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Why there is no horizintal acceleration?

  1. Dec 27, 2004 #1
    When a stone is thrown over a clift, there is vertically acceleration, I don't understand why there is no horizintal acceleration? :confused:
     
  2. jcsd
  3. Dec 27, 2004 #2

    Clausius2

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    Hi London! How about my friend the BigBen? :biggrin:

    Well, that depends on HOW do you throw the stone.If you merely leave it falling free it won't have any horizontal acceleration. But if you push it horizontally probably it will have horizontal acceleration.
     
  4. Dec 27, 2004 #3
    As soon as you let go of the stone, it will no longer have horizontal acceleration. This is due to Newton's 2nd law of motion, most videly known as F=ma. If there are no forces acting on the object, it will not accelerate. It's called inertia, and works independantly for each axis of any coordinate system.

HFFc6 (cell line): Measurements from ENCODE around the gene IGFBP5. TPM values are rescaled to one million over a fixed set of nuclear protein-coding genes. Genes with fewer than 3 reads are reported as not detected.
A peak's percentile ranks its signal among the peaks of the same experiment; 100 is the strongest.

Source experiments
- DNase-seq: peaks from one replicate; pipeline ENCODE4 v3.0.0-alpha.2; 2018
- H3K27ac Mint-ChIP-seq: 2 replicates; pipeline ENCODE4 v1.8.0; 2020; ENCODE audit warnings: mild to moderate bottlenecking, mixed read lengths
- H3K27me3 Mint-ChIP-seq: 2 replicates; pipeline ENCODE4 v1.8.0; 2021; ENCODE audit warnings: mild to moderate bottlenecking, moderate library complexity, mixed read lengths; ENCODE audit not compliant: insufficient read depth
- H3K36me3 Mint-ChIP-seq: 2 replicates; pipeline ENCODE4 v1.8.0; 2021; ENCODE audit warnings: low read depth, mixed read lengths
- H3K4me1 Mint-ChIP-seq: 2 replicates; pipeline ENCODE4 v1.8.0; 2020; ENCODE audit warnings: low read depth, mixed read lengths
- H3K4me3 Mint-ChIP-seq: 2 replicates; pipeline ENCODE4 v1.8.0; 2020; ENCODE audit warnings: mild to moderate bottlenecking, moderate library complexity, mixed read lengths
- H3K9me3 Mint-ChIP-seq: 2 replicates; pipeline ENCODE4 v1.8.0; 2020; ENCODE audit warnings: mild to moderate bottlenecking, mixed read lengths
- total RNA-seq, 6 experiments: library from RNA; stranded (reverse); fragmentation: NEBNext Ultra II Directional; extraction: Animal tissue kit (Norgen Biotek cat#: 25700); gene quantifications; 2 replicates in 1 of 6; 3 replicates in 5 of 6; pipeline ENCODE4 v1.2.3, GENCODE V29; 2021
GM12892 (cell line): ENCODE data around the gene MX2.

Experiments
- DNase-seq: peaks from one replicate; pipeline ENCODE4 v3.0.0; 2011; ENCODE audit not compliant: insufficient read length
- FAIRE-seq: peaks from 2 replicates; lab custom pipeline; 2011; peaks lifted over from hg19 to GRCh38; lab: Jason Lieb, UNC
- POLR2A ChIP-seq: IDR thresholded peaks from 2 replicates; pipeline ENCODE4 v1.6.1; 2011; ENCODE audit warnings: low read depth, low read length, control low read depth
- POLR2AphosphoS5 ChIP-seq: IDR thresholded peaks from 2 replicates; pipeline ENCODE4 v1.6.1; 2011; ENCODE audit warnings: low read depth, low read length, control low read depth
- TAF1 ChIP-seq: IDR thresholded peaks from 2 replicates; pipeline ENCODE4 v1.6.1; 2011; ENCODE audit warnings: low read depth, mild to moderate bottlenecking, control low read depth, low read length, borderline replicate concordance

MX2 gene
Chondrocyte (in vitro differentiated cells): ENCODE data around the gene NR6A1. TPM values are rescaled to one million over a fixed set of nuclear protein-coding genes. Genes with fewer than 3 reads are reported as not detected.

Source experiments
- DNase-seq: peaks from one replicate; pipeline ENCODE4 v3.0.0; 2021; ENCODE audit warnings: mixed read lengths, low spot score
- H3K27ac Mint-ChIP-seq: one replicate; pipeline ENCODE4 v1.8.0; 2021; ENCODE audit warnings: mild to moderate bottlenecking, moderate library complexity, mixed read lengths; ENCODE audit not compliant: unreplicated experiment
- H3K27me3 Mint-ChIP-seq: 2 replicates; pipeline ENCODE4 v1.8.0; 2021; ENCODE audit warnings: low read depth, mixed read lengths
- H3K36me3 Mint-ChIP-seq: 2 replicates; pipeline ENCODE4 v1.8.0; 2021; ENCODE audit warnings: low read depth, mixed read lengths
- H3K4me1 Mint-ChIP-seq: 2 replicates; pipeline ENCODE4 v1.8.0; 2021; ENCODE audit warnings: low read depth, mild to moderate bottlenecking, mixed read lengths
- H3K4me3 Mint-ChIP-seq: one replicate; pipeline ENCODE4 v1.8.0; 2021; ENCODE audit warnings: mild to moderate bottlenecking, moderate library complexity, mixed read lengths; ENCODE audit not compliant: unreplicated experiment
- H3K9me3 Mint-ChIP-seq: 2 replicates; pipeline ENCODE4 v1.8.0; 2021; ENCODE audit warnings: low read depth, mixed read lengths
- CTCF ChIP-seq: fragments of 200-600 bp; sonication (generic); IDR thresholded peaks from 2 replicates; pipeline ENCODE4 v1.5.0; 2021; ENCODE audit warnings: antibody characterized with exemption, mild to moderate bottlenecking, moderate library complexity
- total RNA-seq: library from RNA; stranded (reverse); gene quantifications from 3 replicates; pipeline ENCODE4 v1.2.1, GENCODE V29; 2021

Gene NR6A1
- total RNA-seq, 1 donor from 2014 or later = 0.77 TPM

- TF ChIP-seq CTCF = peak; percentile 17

EDIT: actually, inertia is Newton's first law, and the 2nd law (F=ma) is a generalization of the first.

    Note however, that the above is an approximation: in real life, you usually have air, which causes a drag force propotional to the object's velocity. So in that case there is a horizontal acceleration (deceleration), but it is usually very small (because the horizontal velocity is usually small). You also have drag in the vertical direction, which is why you get a terminal velocity (= a velocity where the vertical drag balances out the object's weigth, so the object can't accelerate any further in the vertical direction).
     
    Last edited: Dec 27, 2004
  5. Dec 27, 2004 #4

    Clausius2

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    Oops. Thanks alpha. Well, eeemmmmm.... I meant the deceleration due to air drag effects :rolleyes: :tongue2:
     
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